Unrest in Peace”

The Economist; October 22, 2011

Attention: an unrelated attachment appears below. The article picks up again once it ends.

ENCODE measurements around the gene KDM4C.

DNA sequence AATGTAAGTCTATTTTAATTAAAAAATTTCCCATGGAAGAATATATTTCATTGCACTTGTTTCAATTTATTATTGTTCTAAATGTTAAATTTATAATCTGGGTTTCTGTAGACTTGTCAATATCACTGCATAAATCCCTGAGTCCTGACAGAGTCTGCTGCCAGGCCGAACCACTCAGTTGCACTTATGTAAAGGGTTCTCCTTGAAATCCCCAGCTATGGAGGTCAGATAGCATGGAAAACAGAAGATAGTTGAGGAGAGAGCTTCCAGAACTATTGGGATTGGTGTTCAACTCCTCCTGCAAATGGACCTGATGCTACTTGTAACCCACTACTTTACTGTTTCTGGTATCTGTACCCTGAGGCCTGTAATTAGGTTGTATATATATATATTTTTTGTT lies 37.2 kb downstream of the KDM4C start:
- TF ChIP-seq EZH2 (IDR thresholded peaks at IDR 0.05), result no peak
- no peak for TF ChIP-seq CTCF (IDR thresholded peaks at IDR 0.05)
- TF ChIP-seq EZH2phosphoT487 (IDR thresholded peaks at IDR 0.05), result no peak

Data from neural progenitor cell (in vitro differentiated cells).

Inequality is also an engine of protest. A clas­sic 1994 paper by Alberto Alesina of Harvard University and Roberto Perotti of Bocconi University stud­ied 71 coun­tries between 1960 and 1985 and found that higher lev­els of income inequal­ity were asso­ci­ated with increased social insta­bil­ity. Their expla­na­tion was that unrest often erupts when a wealthy mid­dle class is weak­ened.  That idea res­onates strongly now. By one esti­mate, 58% of the real eco­nomic growth in America of the past 30 years was cap­tured by the top 1% of earn­ers: the Occupy Wall Street demon­stra­tors are embrac­ing a motto of “We are the 99%”. The rise in American income inequal­ity reflected a dra­matic “polar­i­sa­tion” of the labour force into high- and low-skill seg­ments at the expense of middle-skill (and middle-wage) posi­tions, accord­ing to research by David Autor of the Massachusetts Institute of Technology (MIT). Just as the appar­ently benign macro­eco­nomic envi­ron­ment of the past two decades masked a build-up of finan­cial insta­bil­ity, it may also have been stor­ing up the ele­ments of pro­longed social discontent.”